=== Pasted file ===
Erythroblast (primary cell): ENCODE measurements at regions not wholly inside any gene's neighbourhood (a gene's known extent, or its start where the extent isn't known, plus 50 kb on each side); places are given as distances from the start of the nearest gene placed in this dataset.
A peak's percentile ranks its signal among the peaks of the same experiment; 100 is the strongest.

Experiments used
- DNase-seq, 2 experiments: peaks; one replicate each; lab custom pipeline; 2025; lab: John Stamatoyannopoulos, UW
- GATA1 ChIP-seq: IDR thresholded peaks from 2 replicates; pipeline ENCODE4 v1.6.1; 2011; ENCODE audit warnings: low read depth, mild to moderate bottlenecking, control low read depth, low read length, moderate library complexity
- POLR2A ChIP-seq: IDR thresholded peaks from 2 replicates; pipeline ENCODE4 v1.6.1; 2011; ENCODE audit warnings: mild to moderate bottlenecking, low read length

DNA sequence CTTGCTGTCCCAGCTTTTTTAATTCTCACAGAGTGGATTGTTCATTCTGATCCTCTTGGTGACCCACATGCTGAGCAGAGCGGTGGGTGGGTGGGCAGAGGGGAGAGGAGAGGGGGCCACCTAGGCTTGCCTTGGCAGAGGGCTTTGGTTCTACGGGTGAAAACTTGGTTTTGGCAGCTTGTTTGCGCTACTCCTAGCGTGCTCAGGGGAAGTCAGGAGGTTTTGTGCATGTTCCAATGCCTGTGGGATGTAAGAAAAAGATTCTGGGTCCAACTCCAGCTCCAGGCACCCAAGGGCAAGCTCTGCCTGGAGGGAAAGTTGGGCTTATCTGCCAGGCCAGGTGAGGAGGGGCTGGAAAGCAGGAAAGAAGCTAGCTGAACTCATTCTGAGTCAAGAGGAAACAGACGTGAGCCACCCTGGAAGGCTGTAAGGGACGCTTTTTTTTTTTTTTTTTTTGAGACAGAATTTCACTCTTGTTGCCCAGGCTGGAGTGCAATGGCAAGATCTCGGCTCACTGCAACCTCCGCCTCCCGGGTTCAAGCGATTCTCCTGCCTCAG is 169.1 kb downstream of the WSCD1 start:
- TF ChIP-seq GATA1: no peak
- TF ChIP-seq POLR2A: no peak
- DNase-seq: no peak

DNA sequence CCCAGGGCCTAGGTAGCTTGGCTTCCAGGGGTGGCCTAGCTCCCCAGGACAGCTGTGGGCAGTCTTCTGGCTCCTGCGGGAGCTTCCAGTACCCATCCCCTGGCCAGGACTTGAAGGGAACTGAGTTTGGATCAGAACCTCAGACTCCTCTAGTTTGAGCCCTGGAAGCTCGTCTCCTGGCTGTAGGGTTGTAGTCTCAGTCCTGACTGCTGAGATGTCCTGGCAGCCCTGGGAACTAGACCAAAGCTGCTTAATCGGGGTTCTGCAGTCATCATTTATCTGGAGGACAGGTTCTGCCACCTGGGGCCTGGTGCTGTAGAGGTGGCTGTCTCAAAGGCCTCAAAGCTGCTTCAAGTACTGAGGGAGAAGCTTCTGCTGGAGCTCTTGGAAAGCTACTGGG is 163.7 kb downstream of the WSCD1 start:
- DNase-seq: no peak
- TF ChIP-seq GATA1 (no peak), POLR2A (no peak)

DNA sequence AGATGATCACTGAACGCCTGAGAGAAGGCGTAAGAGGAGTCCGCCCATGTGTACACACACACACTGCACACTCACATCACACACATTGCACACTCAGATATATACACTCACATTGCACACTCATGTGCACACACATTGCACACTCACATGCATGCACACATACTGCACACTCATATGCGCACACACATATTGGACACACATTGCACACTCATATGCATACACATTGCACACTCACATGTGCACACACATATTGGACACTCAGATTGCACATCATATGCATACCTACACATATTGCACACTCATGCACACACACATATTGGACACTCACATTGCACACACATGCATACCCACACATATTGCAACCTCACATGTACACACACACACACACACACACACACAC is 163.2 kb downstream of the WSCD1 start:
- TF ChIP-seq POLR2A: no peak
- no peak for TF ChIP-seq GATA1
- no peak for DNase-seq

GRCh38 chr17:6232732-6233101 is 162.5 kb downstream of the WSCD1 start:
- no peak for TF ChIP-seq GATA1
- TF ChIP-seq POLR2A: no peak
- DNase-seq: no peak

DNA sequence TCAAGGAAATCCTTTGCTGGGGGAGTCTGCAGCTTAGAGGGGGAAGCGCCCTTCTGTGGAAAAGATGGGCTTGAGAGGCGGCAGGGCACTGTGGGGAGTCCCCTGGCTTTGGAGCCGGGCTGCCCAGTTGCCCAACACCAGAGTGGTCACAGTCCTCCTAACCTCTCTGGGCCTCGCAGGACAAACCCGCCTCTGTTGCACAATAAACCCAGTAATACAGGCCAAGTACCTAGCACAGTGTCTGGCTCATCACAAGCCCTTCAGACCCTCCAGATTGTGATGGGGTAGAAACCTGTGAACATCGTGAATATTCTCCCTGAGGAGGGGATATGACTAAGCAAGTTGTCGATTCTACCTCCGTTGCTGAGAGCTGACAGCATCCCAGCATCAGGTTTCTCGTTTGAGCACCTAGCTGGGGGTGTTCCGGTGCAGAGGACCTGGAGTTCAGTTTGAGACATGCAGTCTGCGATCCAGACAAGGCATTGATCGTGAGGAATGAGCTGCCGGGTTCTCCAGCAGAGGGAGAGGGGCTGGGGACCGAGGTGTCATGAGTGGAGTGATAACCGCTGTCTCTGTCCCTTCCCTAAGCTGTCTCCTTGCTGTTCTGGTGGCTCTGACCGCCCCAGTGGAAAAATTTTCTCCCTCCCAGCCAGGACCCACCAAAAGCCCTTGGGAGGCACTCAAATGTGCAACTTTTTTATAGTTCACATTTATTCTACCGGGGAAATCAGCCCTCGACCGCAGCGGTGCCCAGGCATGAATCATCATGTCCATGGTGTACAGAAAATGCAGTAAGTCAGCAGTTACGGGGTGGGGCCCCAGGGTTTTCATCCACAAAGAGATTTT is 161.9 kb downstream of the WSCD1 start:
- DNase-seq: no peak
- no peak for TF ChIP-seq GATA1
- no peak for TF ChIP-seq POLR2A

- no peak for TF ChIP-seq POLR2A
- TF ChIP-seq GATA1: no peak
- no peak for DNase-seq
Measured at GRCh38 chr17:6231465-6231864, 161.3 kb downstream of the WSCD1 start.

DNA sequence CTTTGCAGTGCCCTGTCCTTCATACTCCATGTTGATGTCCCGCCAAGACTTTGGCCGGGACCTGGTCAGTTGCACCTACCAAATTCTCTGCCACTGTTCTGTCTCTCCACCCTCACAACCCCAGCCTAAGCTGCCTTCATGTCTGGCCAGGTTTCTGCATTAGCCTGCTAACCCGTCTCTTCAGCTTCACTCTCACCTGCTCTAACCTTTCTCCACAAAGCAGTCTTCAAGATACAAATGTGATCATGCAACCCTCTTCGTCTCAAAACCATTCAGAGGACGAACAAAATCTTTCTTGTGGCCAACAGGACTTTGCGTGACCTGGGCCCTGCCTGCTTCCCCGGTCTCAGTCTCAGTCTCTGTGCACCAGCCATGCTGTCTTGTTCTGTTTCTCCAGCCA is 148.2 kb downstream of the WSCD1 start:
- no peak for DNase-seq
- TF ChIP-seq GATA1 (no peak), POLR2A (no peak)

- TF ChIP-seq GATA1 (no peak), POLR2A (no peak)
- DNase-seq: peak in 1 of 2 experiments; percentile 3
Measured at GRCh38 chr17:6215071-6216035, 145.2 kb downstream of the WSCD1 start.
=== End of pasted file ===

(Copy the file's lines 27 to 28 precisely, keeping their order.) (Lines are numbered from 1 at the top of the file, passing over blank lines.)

- TF ChIP-seq GATA1: no peak
- no peak for DNase-seq